The Social and Political Context of Population Forecasting

Keyfitz, N. (1984). The Social and Political Context of Population Forecasting. IIASA Working Paper. IIASA, Laxenburg, Austria: WP-84-003

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The subject of forecasting abounds in paradoxes. All statistical data refer to the past, yet for purposes of action only the future counts, and there is no necessary connection between past and future. Thus forecasting is on the one hand impossible, on the other hand indispensable. The difficulty is greater for population forecasts in that they are demanded for half a century or more ahead, where economic and other forecasts need cover no more than one or two years into the future.

Forecasts are needed for planning; plans are rarely for more than five years in the future; why does anyone want population forecasts for the next half century? Official forecasts are usually presented as alternative projections, among which the reader chooses; yet if the reader chooses that projection whose output numbers he prefers, then he might as well choose among a set of random numbers. Forecasts are often in error, yet there have been cases in which they were given with accuracy, and where they were disregarded: examples are declining school attendance and increasing pensioners.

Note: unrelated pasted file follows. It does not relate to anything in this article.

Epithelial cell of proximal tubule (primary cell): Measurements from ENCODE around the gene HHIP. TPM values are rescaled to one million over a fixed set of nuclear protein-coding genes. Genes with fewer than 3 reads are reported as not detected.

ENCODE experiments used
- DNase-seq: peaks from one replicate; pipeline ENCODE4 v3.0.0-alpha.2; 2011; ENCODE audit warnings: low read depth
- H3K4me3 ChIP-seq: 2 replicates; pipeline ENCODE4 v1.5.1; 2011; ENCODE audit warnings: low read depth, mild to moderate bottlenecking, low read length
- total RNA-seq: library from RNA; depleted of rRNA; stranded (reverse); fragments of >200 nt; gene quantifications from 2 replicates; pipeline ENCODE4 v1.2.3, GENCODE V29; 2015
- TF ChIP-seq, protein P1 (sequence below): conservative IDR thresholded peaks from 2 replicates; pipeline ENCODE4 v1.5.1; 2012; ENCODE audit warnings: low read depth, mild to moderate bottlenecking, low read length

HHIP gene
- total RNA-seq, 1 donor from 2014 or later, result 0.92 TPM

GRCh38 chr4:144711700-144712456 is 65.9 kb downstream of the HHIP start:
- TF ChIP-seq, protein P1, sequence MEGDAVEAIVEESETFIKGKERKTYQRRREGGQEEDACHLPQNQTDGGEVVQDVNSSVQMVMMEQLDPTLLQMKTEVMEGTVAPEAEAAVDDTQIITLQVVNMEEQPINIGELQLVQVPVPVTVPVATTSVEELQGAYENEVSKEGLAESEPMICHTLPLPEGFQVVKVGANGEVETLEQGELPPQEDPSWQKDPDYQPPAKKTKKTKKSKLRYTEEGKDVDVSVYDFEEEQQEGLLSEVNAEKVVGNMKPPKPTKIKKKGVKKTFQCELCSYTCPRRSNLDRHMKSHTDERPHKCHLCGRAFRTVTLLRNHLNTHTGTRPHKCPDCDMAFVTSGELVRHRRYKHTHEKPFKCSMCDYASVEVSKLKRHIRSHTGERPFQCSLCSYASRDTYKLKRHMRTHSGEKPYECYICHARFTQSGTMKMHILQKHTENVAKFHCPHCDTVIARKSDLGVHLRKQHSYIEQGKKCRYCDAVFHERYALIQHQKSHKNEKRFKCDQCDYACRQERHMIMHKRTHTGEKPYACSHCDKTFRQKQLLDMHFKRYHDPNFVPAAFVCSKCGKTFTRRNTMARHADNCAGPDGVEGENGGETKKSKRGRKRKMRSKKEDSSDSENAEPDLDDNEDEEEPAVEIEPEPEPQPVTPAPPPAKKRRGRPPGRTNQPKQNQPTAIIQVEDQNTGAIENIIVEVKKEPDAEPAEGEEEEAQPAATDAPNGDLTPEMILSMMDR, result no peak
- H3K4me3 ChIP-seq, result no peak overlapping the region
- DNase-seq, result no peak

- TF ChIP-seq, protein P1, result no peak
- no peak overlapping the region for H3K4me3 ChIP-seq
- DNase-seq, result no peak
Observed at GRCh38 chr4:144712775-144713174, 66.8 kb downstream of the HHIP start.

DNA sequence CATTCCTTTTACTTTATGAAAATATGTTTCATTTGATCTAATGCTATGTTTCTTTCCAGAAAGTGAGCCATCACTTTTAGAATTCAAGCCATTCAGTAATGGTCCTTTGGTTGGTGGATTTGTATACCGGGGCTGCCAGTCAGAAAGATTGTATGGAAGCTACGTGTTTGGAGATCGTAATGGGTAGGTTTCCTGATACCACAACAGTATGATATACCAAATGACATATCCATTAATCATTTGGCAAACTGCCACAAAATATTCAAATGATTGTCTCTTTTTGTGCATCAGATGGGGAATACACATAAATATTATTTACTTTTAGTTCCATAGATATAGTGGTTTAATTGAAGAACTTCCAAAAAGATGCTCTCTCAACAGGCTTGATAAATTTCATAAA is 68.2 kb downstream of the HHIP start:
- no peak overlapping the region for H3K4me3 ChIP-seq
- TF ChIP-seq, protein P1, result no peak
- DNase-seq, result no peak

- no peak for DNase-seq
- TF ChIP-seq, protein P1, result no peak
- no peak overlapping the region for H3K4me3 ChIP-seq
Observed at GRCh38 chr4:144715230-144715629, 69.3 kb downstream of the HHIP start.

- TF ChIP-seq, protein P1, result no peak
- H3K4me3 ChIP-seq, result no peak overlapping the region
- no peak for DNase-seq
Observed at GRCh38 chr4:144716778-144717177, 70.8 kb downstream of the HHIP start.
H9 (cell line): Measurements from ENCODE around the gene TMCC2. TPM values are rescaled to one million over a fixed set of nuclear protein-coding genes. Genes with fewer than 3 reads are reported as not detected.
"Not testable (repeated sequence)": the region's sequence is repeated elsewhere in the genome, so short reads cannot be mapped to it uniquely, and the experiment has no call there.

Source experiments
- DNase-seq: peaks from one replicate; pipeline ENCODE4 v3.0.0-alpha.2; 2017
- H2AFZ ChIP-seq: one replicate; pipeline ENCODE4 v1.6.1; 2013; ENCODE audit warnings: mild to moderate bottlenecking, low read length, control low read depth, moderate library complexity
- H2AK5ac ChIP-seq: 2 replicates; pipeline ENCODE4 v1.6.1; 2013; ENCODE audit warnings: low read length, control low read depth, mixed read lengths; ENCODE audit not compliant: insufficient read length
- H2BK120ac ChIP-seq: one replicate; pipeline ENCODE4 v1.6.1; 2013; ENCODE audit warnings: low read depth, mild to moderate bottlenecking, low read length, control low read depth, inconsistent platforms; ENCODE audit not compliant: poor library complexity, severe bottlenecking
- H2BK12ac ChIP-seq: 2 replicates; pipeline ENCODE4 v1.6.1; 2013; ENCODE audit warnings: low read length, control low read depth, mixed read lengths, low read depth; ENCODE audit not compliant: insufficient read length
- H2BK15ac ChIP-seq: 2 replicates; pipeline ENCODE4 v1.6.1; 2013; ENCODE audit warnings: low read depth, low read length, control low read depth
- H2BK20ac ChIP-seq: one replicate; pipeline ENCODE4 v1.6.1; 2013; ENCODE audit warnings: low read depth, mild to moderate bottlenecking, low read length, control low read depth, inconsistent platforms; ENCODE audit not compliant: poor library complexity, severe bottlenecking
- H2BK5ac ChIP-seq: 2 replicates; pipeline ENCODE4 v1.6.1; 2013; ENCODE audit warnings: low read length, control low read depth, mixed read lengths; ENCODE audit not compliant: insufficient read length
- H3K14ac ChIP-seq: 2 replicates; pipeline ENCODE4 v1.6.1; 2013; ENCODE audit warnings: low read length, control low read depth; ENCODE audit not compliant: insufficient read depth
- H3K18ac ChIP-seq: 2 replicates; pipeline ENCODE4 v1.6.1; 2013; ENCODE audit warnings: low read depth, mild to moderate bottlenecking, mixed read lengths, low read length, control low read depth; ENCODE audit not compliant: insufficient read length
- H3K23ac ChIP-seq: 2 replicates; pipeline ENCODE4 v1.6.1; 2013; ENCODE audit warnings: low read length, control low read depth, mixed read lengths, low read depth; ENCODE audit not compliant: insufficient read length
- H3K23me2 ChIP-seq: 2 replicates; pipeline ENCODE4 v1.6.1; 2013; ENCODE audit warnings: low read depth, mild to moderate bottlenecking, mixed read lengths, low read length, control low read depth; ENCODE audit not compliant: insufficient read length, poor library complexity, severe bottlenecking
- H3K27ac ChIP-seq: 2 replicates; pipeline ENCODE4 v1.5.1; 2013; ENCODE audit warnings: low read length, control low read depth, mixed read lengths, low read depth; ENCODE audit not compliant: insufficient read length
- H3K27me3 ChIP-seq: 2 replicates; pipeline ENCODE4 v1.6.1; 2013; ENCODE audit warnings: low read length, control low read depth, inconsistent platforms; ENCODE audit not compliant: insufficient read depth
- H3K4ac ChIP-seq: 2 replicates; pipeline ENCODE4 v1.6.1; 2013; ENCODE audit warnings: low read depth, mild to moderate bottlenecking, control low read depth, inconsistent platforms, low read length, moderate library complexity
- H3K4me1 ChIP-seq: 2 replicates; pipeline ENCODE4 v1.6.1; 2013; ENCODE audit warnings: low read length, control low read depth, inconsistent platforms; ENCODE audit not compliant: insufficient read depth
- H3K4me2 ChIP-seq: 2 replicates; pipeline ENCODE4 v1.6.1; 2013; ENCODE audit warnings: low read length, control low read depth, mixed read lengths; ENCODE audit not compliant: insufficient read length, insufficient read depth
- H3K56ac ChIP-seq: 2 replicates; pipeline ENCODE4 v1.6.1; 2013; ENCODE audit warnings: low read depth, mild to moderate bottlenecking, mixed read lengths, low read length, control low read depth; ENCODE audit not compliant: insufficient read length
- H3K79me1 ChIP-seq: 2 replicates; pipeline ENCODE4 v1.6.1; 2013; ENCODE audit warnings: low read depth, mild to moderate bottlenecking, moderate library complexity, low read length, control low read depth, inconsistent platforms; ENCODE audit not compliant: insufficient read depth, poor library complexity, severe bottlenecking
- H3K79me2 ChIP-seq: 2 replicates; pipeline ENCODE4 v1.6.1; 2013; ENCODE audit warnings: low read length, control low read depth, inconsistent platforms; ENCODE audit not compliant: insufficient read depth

Any discussion of the social and political context of anything gives the impression of denigrating that thing. Our intention here is to show the importance of statistics and of forecasts, despite errors and misunderstandings.

Item Type: Monograph (IIASA Working Paper)
Research Programs: World Population (POP)
Depositing User: IIASA Import
Date Deposited: 15 Jan 2016 01:55
Last Modified: 27 Aug 2021 17:12

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